Reviews for Black, Blue & Gray : African Americans in the Civil War

Booklist Monthly Selections - #2 February 1998
Gr. 5^-8. Veteran author Haskins presents a rich and clear picture of the role of African Americans just before, during, and after the Civil War, using contemporary sources. He allows, whenever possible, the voices of the slaves, soldiers, abolitionists, and officers to be heard for themselves, through letters, diaries, and documents. He details the struggle for the North to accept black soldiers as willing and capable fighting men, and he describes how some blacks fought on the Confederate side, either as support for their masters who went to war, or on their own. Black soldiers comprised 12 percent of Northern forces and suffered losses far greater than their numbers implied. Haskins includes a list of soldiers who received the congressional Medal of Honor for their service. Finally, he illuminates how these brave men were erased from the written history of the Civil War as it was taught. ((Reviewed February 15, 1998)) Copyright 2000 Booklist Reviews

Horn Book Guide Reviews 1998
Using archival photos and many primary documents, this engrossing book adds to the growing evidence that African Americans were highly active in their own emancipation. In addition to the now famous Fifty-fourth Massachusetts Regiment, Haskins also discusses the less well known Louisiana Native Guards--all-black state militia companies that supported the Confederacy but saw little action because southerners feared they would spy for the Union. Bib., ind.Copyright 1998 Horn Book Guide Reviews

School Library Journal Reviews 1998 March
Haskins again brings U.S. history to life. This tightly organized book is packed with facts and meticulously footnoted, yet it reads like a novel, thanks to the author's stylistic skills. He dismisses and disproves outmoded historical interpretations that denied black participation in the North's final victory. The facts show that African Americans were anything but passive beneficiaries of a "white man's war." More than 178,000 black soldiers served in Union military units, and casualties were high. The author sets his topic within the larger historical context by tracing the history of slavery and its relation to U.S. politics and economics from the Colonial period to the attack on Fort Sumter. He includes stirring stories of the Underground Railroad and the growth of the abolitionist movement. Dramatic examples punctuate the narrative throughout, among them the moment Frederick Douglass and 6000 followers first heard that the Emancipation Proclamation had been signed and the courageous charge upon Fort Wagner by the 54th Massachusetts Regiment (fictionalized in the popular film Glory). While he concentrates on Union forces, the author does not neglect the seemingly incongruous contributions of black Americans to the Confederate armies, sections that may provide surprises for some readers. Period photographs and reproductions and primary-source quotations are used to good effect, and students will benefit from the notes, bibliography, and time line. Copyright 1998 School Library Journal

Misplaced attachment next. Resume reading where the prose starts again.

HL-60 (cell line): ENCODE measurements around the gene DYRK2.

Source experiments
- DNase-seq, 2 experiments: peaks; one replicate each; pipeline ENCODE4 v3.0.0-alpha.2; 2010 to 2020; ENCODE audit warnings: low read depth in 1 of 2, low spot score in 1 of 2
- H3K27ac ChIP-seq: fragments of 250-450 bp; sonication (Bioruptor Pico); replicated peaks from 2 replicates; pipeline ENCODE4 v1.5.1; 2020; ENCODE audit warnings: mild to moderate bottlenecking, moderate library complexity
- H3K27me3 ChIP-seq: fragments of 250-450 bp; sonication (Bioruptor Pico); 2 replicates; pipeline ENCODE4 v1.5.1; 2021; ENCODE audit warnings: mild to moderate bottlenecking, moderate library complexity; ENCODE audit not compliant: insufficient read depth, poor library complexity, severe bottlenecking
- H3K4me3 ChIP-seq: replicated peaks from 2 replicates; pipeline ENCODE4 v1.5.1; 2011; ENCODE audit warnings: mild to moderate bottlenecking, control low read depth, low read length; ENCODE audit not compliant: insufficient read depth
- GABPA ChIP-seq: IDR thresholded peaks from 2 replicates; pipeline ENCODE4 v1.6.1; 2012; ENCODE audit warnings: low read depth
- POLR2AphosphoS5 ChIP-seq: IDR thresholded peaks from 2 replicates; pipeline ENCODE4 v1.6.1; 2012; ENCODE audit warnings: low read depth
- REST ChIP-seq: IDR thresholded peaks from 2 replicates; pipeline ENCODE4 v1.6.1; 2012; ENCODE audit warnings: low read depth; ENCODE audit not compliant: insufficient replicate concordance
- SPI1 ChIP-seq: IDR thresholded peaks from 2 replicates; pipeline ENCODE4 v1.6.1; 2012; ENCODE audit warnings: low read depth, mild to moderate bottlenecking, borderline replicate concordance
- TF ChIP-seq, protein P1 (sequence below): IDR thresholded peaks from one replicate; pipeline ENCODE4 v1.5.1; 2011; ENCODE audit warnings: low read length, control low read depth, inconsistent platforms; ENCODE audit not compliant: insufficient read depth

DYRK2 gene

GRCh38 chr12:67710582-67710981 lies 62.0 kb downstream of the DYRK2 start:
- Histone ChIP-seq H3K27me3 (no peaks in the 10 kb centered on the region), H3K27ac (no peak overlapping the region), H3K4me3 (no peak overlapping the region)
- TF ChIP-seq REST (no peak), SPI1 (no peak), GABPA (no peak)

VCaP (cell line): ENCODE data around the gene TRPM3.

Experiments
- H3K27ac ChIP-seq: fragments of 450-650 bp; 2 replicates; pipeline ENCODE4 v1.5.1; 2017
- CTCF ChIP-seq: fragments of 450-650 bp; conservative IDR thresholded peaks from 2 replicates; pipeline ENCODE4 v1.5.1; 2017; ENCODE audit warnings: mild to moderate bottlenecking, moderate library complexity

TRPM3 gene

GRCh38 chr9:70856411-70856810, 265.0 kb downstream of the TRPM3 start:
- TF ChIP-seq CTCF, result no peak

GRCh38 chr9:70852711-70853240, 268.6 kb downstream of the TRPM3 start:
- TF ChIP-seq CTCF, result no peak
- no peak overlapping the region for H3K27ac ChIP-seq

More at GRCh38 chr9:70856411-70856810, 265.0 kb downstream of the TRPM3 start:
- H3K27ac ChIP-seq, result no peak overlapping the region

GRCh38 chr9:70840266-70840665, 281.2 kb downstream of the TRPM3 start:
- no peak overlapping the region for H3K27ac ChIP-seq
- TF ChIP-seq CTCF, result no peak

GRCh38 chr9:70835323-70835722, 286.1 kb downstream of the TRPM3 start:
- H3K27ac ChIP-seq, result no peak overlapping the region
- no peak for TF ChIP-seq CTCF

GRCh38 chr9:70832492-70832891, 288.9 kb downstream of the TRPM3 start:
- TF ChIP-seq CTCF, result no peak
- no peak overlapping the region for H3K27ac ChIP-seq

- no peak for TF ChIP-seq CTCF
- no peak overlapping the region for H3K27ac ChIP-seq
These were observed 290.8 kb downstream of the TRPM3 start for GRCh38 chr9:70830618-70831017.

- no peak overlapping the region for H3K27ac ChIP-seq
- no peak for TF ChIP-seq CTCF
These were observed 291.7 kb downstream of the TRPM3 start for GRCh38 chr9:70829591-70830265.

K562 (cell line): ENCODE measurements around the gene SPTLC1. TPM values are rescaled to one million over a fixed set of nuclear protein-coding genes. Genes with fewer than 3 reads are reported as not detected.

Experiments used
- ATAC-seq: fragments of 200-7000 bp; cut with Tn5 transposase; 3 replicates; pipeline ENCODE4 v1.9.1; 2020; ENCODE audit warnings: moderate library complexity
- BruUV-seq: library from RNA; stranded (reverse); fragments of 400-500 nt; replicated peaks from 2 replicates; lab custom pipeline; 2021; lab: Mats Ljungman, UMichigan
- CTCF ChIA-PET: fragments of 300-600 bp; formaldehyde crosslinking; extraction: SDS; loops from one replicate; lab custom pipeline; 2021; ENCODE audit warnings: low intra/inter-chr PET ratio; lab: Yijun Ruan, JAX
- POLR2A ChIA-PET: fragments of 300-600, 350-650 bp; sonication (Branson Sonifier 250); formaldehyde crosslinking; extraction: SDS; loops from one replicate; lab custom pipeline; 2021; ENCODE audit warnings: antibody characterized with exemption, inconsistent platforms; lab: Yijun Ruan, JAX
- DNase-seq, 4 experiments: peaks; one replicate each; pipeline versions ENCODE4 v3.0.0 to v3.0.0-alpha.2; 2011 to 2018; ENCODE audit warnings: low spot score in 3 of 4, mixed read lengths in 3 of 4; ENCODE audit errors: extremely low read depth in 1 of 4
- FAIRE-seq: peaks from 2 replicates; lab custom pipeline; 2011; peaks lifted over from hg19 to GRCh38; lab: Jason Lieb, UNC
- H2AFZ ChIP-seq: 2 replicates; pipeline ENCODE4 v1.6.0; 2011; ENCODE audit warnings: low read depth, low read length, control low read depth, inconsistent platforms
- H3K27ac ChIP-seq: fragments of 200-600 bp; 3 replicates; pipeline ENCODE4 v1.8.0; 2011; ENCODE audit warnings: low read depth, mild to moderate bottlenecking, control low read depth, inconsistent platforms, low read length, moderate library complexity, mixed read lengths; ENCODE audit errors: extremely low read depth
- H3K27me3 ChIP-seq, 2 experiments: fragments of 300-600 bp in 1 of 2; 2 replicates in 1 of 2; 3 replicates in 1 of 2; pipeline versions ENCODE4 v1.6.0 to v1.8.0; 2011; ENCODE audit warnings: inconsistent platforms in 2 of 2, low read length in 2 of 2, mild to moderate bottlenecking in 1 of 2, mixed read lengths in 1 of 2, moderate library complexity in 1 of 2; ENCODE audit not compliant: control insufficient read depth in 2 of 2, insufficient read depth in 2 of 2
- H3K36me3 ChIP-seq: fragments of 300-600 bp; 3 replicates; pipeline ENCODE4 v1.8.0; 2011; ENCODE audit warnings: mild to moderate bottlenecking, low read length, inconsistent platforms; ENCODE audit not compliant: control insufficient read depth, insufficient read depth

VOYA Reviews 1998 October
@1ST PARA TX:I really wanted to be able to recommend this book. It is, after all, a most appealing package, with a strikingly attractive dust jacket. Its layout is well conceived and carried out: an easy-on-the-eye typeface is accompanied bynumerous, beautifully produced black-and-white photographs. The author does an excellent job of illustrating the mostly involuntary and often ignored contributions of the African Americans to the Confederate cause, and also does a commendable job ofexplaining the politics behind some of the wartime decisions of Presidents Lincoln and Davis which greatly affected the lives of African Americans.@TX:So, what's not to like? The author does not always get his Civil War facts straight. Haskins twice states that Union General Sherman's Atlanta campaign began in May 1863 (it was May 1864). He writes that the federal government granted pensions tomany African American ex-Confederate soldiers. This is also wrong: individual former Confederate states granted pensions to ex-Confederate veterans, black and white. The federal government only granted pensions to ex-Union veterans and their widowsand orphans: federal pensions were never paid to its former enemies. A chronology states that the important Plessy v. Ferguson

legal decision was handed down in 1895 (it was actually done on May 18, 1896). Finally, a photograph that purports toshow members of the all-white 1st New York Engineers and the all-black 54th Massachusetts Infantry does not appear to show a single black face.Due to these factual errors, I cannot recommend this book. Should the author and publisher care to do some urgently needed fact-checking and then revise accordingly, I think this title could be a most useful addition to most middle and high schoollibraries. $MD Tom Pearson. Copyright 1998 Voya Reviews